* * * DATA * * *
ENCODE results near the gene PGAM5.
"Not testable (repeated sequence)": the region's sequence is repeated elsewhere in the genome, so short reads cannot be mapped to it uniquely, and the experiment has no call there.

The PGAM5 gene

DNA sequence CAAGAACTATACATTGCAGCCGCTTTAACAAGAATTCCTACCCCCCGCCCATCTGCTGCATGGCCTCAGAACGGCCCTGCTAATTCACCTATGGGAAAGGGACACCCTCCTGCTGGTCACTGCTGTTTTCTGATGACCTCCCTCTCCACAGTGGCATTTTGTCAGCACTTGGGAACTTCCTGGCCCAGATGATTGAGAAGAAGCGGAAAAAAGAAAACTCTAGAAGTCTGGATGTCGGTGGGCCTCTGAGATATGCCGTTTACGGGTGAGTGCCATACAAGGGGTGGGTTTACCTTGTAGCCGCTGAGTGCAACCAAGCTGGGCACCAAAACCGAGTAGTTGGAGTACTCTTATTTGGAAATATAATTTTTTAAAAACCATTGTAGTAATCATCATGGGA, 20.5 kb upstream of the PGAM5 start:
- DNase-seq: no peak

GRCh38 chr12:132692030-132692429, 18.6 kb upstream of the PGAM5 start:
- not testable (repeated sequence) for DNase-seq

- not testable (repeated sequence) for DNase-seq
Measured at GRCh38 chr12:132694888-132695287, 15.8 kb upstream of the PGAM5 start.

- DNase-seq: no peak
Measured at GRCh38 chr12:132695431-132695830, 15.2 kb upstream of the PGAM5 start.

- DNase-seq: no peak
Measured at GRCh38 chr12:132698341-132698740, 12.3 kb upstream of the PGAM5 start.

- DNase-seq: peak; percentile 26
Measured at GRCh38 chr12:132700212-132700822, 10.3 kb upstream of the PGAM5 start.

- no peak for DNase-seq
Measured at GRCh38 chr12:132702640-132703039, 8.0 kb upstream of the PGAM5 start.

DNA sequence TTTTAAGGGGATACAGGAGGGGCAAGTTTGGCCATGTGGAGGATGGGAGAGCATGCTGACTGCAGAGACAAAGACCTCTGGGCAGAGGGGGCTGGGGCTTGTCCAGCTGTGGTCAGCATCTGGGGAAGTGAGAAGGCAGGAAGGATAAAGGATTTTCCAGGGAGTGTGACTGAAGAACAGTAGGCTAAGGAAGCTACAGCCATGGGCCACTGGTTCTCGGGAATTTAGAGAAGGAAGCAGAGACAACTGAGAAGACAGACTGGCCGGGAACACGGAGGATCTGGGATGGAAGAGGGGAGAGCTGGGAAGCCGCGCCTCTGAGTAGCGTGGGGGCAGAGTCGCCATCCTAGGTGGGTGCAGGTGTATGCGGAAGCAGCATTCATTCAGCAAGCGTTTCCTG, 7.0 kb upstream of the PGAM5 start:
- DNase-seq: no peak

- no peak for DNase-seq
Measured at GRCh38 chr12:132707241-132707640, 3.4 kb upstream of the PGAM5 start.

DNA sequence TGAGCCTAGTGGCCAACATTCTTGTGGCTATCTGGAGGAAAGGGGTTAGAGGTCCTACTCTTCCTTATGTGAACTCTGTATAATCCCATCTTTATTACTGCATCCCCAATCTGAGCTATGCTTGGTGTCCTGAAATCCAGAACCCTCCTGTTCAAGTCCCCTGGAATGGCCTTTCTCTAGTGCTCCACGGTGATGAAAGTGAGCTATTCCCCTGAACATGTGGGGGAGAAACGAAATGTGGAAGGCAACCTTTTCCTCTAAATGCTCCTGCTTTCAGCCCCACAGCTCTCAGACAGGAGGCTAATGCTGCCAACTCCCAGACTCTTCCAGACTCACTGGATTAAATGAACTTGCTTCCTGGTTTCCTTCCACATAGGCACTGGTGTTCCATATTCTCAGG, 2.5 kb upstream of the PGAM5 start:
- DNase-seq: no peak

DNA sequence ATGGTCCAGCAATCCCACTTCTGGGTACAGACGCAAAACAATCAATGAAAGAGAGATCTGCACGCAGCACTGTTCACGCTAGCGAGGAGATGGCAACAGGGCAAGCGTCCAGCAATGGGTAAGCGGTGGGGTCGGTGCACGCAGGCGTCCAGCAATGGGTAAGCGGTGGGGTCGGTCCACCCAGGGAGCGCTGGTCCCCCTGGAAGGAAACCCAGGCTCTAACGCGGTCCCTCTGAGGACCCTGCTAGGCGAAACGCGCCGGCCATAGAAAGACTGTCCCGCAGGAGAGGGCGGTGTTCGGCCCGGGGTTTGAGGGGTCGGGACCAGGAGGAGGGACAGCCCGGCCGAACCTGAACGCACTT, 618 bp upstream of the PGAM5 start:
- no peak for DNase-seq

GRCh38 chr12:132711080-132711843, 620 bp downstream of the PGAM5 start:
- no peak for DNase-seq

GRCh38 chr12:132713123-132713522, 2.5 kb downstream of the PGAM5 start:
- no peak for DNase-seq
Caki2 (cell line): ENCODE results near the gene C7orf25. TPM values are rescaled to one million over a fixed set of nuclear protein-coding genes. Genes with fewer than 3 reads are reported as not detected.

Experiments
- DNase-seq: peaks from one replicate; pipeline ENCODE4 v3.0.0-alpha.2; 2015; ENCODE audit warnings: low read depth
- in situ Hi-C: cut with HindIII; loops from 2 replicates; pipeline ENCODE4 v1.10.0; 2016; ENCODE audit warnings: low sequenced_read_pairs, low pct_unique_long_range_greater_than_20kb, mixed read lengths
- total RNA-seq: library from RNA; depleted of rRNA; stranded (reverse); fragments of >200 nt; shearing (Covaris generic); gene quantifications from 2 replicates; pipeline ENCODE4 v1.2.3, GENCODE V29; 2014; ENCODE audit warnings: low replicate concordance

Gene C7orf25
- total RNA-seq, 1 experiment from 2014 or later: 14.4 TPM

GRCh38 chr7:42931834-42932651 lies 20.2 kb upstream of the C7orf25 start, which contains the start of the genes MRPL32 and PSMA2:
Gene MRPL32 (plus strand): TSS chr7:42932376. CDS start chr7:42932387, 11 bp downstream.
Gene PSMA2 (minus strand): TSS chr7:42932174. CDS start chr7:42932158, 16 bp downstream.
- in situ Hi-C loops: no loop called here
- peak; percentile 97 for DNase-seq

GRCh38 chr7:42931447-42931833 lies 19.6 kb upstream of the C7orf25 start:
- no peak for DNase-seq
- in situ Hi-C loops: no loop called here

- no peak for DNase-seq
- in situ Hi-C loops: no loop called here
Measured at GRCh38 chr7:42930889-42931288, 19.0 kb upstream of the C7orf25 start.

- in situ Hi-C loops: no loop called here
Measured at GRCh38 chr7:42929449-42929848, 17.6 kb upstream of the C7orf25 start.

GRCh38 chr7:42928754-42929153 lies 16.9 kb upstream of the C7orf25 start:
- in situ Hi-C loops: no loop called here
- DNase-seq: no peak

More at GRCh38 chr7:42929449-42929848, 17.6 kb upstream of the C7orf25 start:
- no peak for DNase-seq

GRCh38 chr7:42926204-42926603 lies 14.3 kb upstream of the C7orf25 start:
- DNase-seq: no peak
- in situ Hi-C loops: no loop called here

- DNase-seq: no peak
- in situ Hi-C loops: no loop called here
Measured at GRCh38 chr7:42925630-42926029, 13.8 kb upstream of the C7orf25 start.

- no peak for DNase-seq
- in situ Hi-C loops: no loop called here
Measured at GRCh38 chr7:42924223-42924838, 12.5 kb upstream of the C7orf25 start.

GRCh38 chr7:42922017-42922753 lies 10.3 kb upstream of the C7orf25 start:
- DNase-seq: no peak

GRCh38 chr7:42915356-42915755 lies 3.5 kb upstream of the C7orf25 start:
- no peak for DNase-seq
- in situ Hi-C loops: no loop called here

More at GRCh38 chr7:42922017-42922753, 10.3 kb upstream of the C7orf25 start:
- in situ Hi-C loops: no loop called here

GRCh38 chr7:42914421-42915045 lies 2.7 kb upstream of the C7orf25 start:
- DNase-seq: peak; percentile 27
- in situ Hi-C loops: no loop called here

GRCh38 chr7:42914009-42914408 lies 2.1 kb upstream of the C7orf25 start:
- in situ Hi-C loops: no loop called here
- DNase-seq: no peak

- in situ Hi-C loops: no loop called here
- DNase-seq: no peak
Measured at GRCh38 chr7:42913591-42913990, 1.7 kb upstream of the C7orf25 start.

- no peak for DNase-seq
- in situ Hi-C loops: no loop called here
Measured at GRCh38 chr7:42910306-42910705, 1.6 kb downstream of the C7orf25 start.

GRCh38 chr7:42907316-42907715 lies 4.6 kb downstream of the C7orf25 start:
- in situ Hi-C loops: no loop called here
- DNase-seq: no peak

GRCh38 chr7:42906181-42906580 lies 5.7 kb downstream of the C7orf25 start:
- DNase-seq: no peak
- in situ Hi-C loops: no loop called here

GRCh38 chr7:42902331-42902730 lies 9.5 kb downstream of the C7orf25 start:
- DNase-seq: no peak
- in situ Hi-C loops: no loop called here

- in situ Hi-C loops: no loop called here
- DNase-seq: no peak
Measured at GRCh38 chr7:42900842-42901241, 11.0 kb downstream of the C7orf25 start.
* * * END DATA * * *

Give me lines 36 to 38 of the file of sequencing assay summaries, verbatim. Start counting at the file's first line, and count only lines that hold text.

- total RNA-seq, 1 experiment from 2014 or later: 14.4 TPM

GRCh38 chr7:42931834-42932651 lies 20.2 kb upstream of the C7orf25 start, which contains the start of the genes MRPL32 and PSMA2:
Gene MRPL32 (plus strand): TSS chr7:42932376. CDS start chr7:42932387, 11 bp downstream.